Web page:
DMARC: What It Is + How It Helps Protect Your Brand Against Email Fraud0
In the world of email, it’s surprisingly easy to pretend to be someone you’re not. Almost anyone with a basic understanding of how email works can make a message look like it’s coming from whatever sender they might choose—and of course, scammers take advantage of this.
There’s an infinite number of examples where criminals impersonate a brand, and then use the brand’s trusted reputation to steal personal information or credit card details from email recipients. It’s a marketer’s nightmare.
Thankfully, mechanisms exist that help brands to avoid this type of email fraud: Email authentication protocols.
Domain-based Message Authentication, Reporting & Conformance—or DMARC—is the most recent addition to the list of email authentication protocols. It builds on two existing and widely deployed frameworks, the Sender Policy Framework (SPF) and DomainKeys Identified Mail (DKIM) protocols.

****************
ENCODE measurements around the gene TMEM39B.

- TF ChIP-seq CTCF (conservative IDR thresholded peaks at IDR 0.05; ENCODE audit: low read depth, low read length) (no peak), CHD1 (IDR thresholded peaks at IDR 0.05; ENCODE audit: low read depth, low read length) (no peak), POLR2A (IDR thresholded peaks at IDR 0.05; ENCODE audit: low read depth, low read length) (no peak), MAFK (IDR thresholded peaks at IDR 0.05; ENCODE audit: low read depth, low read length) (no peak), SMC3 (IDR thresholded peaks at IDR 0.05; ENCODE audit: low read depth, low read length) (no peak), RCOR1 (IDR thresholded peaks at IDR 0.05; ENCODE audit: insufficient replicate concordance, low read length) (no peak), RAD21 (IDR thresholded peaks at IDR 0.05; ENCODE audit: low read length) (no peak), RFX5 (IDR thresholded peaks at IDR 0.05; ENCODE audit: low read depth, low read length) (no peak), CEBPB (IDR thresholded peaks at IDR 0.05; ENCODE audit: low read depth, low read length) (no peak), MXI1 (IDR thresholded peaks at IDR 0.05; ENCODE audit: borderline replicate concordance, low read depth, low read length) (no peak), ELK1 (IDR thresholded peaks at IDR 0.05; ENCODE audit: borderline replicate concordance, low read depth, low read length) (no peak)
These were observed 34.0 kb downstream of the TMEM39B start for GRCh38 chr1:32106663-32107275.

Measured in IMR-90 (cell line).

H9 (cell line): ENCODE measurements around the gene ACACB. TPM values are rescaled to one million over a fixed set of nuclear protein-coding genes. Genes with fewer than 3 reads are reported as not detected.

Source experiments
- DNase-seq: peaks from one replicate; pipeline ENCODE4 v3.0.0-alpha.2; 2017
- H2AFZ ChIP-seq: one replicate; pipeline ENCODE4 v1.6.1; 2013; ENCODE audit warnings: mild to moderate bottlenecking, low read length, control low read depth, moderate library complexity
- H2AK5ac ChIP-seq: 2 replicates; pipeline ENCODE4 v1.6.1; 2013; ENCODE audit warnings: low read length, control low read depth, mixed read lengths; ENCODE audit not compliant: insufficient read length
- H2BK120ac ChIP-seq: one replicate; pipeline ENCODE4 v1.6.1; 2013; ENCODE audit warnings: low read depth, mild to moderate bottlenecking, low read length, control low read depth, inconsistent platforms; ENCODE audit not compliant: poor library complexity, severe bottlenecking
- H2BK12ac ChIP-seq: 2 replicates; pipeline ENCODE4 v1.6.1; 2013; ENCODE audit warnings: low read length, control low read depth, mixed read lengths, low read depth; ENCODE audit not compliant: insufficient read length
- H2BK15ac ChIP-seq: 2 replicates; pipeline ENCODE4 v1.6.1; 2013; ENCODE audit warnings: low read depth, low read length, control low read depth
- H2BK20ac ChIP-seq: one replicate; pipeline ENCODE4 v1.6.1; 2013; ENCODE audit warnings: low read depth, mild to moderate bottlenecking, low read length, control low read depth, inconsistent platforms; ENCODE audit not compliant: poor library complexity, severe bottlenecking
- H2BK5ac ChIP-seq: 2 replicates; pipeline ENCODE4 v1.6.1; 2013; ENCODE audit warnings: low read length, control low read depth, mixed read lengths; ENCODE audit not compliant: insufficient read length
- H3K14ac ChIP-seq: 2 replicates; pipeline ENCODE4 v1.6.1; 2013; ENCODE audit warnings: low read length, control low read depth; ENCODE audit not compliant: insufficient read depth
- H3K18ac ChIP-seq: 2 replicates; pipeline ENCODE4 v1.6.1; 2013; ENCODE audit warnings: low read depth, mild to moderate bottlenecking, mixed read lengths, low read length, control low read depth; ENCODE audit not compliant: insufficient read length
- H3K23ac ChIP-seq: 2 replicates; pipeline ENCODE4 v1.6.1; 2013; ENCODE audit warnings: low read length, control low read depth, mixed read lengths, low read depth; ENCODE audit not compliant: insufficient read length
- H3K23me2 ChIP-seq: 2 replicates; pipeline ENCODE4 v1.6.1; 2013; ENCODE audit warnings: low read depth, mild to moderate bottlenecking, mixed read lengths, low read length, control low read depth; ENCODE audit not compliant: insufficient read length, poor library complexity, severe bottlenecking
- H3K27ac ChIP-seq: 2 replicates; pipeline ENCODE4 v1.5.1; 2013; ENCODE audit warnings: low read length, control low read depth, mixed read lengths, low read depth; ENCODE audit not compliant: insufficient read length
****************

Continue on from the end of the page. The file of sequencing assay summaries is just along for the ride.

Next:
Don’t know your DKIM from your SPF?
We know this can be confusing! Brush up on the email delivery basics before jumping into the nitty-gritty details of DMARC.
What sets DMARC apart from other email authentication protocols—and makes it particularly valuable for each marketer—is its reporting function. With DMARC, you can see who is sending email on behalf of your domain—your brand—and prevent spammers from using it to send fraudulent email.
Understanding email authentication isn’t easy, and in most cases, it isn’t something email marketers can handle all by themselves. Still, as the voice of your brand, every email marketer should have a basic understanding of email authentication and DMARC, and how to use the tools available to help protect your brand from email fraud.